13 Set objective performance measures (goals and objectives)
Include consultation and input from parents Site council PBS team SAT/BIP/CST (behavior SWAT team) PENT Forum 2005

14 So what about “evidence-based” practices?
Let’s buy a Second Step kit for the school counselor and that will fix all those tough kids I bought Project Alert, the Virtues project, and Life Skills Training for my school, and the teachers would not use it! FBA is too hard, can’t I just make my best guess? There are so many programs to choose from, I can’t decide what to do! PENT Forum 2005

15 Evidence-based or research validated?
Several school-based studies indicate efficacy (Can it work?) Research funding Enhanced or high fidelity independent variable We are learning more about effectiveness (What does it take to work in typical settings?) PENT Forum 2005

16 Efficacy and Effectiveness
Efficacy: can it work? Highly controlled research Expensive Effectiveness Larger, “real world” sample Less controlled Usually less “effective” PENT Forum 2005

17 Kinds of Research Qualitative: Descriptive with words (mostly)
Descriptive: Tell about it with numbers Quasi experimental Single Subject: Focus on individual changes and the process Quantitative: Large samples and statistical treatments – focusing on student outcome PENT Forum 2005

18 What is “evidence-based” in schools?
Randomized controlled trial design Quasi-experimental controlled design Statistically significant positive effect Positive effect sustained for at least one year post intervention Positive effect replicated in one or more settings and/or populations Opinions of respected authorities Source: U.S. Department of Education and HHS PENT Forum 2005

19 Select Evidence-based Practices
PENT Forum 2005

20 Levels of Evidence Level I-A Experimental design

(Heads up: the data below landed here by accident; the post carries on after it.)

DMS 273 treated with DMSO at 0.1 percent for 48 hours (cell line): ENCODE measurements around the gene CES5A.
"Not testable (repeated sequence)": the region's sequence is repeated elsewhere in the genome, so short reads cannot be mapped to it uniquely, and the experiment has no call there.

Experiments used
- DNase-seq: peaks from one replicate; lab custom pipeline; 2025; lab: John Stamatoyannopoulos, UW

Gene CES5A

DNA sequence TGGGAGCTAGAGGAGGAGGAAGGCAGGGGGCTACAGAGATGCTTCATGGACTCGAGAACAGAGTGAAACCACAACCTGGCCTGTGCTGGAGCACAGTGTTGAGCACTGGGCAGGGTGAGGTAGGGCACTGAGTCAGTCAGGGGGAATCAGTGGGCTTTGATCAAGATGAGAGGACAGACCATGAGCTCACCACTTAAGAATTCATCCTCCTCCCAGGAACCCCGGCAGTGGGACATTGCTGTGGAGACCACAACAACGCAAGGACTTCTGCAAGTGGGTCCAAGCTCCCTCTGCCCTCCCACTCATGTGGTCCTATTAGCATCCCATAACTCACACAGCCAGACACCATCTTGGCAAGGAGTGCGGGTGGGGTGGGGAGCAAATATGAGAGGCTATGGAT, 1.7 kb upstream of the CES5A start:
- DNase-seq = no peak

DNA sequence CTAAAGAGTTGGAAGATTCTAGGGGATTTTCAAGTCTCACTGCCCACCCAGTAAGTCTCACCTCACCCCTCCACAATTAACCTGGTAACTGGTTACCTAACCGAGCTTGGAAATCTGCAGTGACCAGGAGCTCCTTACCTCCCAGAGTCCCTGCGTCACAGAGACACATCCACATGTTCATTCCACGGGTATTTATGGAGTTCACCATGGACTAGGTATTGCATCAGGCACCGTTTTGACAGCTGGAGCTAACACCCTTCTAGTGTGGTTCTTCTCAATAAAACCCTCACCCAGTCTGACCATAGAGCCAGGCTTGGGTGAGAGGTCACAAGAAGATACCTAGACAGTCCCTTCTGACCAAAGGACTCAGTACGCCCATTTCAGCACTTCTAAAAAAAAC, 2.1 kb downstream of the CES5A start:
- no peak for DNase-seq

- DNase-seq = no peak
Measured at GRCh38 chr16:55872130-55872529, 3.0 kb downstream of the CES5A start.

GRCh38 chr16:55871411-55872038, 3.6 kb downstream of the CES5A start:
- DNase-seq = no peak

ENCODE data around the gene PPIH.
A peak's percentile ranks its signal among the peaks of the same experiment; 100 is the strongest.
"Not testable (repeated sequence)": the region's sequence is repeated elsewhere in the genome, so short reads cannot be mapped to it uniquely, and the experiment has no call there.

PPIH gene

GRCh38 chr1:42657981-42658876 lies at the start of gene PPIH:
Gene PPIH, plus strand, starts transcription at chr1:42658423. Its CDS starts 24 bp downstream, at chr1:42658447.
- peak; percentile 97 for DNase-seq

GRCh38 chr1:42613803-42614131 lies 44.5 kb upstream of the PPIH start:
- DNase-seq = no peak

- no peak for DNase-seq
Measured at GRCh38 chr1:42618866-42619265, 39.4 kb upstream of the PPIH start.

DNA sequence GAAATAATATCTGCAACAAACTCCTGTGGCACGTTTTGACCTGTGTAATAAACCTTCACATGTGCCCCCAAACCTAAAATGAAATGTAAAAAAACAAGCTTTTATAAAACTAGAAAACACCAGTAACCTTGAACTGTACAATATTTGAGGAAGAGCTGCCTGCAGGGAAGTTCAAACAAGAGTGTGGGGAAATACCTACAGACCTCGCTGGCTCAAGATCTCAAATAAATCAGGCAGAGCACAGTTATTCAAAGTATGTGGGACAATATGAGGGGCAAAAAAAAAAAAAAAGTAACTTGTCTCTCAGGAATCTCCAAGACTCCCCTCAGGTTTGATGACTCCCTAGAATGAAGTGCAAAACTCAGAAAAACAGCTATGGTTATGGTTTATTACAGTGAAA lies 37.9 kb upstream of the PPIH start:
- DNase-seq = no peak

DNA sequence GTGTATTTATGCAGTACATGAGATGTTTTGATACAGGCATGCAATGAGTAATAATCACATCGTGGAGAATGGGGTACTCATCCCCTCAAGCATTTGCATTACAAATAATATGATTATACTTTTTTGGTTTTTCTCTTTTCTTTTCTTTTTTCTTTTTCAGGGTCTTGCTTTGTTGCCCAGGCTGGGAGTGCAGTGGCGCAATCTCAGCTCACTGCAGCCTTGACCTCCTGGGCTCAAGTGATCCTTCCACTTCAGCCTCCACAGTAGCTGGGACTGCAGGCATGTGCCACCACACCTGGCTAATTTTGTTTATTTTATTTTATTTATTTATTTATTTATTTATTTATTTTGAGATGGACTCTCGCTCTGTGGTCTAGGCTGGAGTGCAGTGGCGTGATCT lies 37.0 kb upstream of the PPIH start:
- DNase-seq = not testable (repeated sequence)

Random assignment to intervention or control group Statistically significant positive effect, and the effect is sustained for at least 1 year post-intervention Evidence is stronger if the beneficial effect has been replicated in one or more settings PENT Forum 2005

21 Levels of Evidence Level I-B
Evidence obtained from at least one well-designed quasi-experimental controlled trial without randomization Statistically significant positive effect, the effect is sustained for at least 1 year post-intervention Evidence is stronger if the beneficial effect has been replicated in one or more settings PENT Forum 2005

22 Levels of Evidence Level II-A
Evidence obtained using an experimental or quasi-experimental design Outcome shows a significant positive effect Beneficial effect has been replicated in at least one setting Level II-B Beneficial effect has been sustained for at least one year PENT Forum 2005

23 Levels of Evidence Level III
Evidence obtained over time from strong and replicated results in studies with no control group Level IV Opinions of respected authorities, based on clinical experience, descriptive studies, or reports of expert committees PENT Forum 2005